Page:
Hot Border at Wollerton
Hot Border at Wollerton

I was reading the April edition of The Garden last night, I know I am terribly behind, and I was intrigued by a short article by Helen Dillon on colour.  In it she talks about how gardeners have been influenced by  people such as Gertrude Jekyll, Lawrence Johnston and Vita Sackville-West on how we should organise colour in our gardens.  Jekyll is known for her colour borders which often had colours seamlessly blending into each other.  Sackville-West is known for her garden at Sissinghurst and in particular the White Garden.  Dillon describes how she had what she calls an epiphany and has said goodbye to colour themed borders.

Reading this reminded me of a conversation when I was on holiday in Cornwall last week.  We visited a garden where the owner is known for her colour theming and I decided to buy a couple of pots of Ixia.  The owner  warned me that the bulbs had got muddled and so the flowers would not necessarily be as per their label.  She was most concerned that they might upset my colour themed borders.  I reassured her that this was fine and I would take the risk but the comment really jarred with me and I was very surprised at how much.  I have been wondering why.

I have never colour themed my borders.  My borders, in theory, have a season of interest rather than a colour.  In recent years my interest has drifted more towards texture and foliage with the flowers secondary.  I have tried from time to time to really organise colour and put lots of thought into how this colour will work with that but inevitably the weather, like this year, leads to something or other flowering earlier or later than planned and the plan going out of the window.

Long border at Wollerton
Long border at Wollerton

I have been thinking about the gardens I have visited recently which I have really liked and why.  I loved the hot border at Wollerton Old Hall and I think this is because of its exuberance and complete celebration of late summer perennials.  I really liked the long border as well and I think this is because of the variety of colours and textures, albeit the colours are fairly restricted to pinks and lilacs. There is a white garden not far from me which is designed for wedding photographs and I am sure it is a beautiful backdrop but it didn’t excite me.  It was very well executed but it lacked something.  I think when you colour theme a border it really isn’t any way as simple as having just white or pink flowers.  You have to realise that there are green whites, blue whites, pink whites, yellow whites etc.  If you just plant a border or garden room with white flowers without taking this into account the tones will cancel each other out and it lacks sparkle.  People talk about colour but forget tone, they also seem to forget that some colours need other colours to lift them to help them shine out.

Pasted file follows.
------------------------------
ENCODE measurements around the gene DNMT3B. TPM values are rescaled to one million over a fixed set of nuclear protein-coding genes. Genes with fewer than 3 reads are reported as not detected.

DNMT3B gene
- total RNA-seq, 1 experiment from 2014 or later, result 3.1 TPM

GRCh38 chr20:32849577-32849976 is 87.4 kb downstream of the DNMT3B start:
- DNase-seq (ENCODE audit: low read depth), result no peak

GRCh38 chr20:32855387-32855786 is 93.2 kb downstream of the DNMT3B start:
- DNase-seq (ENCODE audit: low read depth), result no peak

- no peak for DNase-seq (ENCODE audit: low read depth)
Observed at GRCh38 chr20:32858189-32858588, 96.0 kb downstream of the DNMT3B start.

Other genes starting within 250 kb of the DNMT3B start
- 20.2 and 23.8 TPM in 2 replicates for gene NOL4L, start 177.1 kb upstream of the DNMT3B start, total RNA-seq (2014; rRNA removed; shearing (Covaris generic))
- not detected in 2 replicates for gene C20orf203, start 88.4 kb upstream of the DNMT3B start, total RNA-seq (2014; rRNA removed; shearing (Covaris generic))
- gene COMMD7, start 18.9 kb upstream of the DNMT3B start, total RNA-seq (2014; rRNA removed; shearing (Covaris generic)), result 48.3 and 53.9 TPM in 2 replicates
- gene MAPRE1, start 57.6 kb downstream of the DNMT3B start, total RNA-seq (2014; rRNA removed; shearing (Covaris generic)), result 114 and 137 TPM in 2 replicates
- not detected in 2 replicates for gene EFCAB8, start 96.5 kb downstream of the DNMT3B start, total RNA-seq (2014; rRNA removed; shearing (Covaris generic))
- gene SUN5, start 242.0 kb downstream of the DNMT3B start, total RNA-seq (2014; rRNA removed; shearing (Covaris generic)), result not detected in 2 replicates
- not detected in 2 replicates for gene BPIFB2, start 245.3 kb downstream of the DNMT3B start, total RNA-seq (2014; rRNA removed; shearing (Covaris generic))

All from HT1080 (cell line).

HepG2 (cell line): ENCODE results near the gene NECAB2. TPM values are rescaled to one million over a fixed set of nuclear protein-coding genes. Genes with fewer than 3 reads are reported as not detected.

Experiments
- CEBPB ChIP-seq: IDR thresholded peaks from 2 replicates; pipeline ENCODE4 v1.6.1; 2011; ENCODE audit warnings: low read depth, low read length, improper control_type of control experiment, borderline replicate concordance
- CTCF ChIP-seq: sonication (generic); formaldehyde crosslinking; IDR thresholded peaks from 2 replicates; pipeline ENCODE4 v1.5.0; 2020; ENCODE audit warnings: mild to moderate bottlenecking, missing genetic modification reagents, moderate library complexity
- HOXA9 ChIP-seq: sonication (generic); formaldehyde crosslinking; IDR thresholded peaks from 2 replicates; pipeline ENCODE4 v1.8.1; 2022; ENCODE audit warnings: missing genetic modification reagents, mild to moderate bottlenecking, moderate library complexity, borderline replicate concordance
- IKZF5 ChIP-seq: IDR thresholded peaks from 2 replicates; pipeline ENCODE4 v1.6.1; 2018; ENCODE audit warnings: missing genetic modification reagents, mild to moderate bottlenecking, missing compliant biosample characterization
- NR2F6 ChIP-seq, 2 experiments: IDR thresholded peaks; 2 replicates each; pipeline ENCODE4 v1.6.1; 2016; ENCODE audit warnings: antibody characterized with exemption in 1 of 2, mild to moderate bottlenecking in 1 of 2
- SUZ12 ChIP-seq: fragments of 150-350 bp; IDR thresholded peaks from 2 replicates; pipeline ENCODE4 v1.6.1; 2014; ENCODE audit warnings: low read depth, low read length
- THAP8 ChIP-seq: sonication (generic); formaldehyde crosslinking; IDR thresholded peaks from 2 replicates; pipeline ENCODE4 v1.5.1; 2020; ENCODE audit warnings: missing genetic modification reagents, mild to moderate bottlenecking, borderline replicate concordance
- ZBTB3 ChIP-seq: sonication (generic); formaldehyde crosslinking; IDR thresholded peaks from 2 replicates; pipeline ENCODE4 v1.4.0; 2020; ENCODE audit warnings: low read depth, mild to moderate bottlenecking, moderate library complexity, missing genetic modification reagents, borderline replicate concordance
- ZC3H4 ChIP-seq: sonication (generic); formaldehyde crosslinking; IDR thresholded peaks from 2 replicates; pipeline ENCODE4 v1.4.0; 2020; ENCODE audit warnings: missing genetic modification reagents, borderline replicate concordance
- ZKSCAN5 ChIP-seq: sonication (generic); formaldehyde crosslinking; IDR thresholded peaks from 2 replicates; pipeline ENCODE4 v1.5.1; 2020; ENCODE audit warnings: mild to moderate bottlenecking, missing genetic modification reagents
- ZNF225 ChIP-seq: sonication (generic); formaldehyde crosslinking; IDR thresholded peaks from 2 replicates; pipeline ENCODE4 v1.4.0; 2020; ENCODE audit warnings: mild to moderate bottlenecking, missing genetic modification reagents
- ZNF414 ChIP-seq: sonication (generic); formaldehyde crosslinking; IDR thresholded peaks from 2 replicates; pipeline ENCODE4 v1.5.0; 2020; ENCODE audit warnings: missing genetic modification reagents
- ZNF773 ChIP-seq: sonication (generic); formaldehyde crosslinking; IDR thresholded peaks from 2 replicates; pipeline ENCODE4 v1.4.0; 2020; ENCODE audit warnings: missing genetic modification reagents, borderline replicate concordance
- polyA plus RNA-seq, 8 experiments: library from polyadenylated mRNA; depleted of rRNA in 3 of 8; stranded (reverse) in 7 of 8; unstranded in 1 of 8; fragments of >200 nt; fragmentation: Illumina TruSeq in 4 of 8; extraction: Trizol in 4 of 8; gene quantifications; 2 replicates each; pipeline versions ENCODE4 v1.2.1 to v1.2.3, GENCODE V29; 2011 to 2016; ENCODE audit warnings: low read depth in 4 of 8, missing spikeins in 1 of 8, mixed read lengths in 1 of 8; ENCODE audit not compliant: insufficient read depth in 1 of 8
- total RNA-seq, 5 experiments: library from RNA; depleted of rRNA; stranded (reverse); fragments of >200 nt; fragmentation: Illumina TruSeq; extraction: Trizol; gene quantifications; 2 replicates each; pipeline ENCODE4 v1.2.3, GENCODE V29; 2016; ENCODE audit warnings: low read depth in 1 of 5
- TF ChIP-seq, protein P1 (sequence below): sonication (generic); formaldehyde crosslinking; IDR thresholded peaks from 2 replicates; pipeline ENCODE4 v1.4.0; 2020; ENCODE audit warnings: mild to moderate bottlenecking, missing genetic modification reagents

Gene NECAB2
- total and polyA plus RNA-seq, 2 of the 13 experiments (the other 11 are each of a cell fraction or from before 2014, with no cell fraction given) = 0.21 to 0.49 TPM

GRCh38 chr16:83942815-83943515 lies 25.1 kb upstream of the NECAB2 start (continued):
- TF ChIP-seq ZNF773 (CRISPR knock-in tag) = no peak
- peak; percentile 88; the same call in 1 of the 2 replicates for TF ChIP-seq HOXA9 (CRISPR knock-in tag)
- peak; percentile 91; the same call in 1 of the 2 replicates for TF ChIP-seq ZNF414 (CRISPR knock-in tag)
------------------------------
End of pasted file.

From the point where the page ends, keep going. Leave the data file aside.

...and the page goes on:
Part of a White Garden
Part of a White Garden

As Helen Dillon says getting a colour themed border right is difficult and from what I have seen it is much easier to create a colour themed border that looks nice rather than one that excites.  For me, and I know many will disagree, colour themed borders and gardens often seem too contrived.  Personally, I prefer more of a mix of colours but what I really like is a well stocked border with lots of foliage and texture rather than lots of bare earth waiting for some bedding or tender perennials to fill out.

The other thing I have noticed is that whilst I don’t have colour themed borders my garden seems to have colour themed seasons or even month.  Spring is definitely yellow and white with narcissus, anemones, snowdrops, catkins on the willow.  Currently in late Spring/early Summer it seems to have gone very purple with lots of Aquilegia, Alliums and Irises.  In fact I think it is just too purple and it needs some contrasts in there to zing it up – maybe some more of those cerise Ixia.  Late summer should see it have more vibrant pinks, reds and purples with dahlias and asters coming to the fore and then in Autumn it’s all reds, yellows and pale pink with turning leaves and colchicum.

I love colour and I find it interesting how different colours works together but I don’t think I will ever try to create a colour themed border – I think it is just too difficult to do really well.  Writing this post as led me to conclude that I’m still not 100% sure why the gardeners comment jarred so much and I think this is something I want to consider more.  I am interesting in how others approach colour since I see many beautiful borders on various blogs and I wonder what other gardens consider first: season of interest, colour, texture.  I look forward to hearing your views.

Advertisements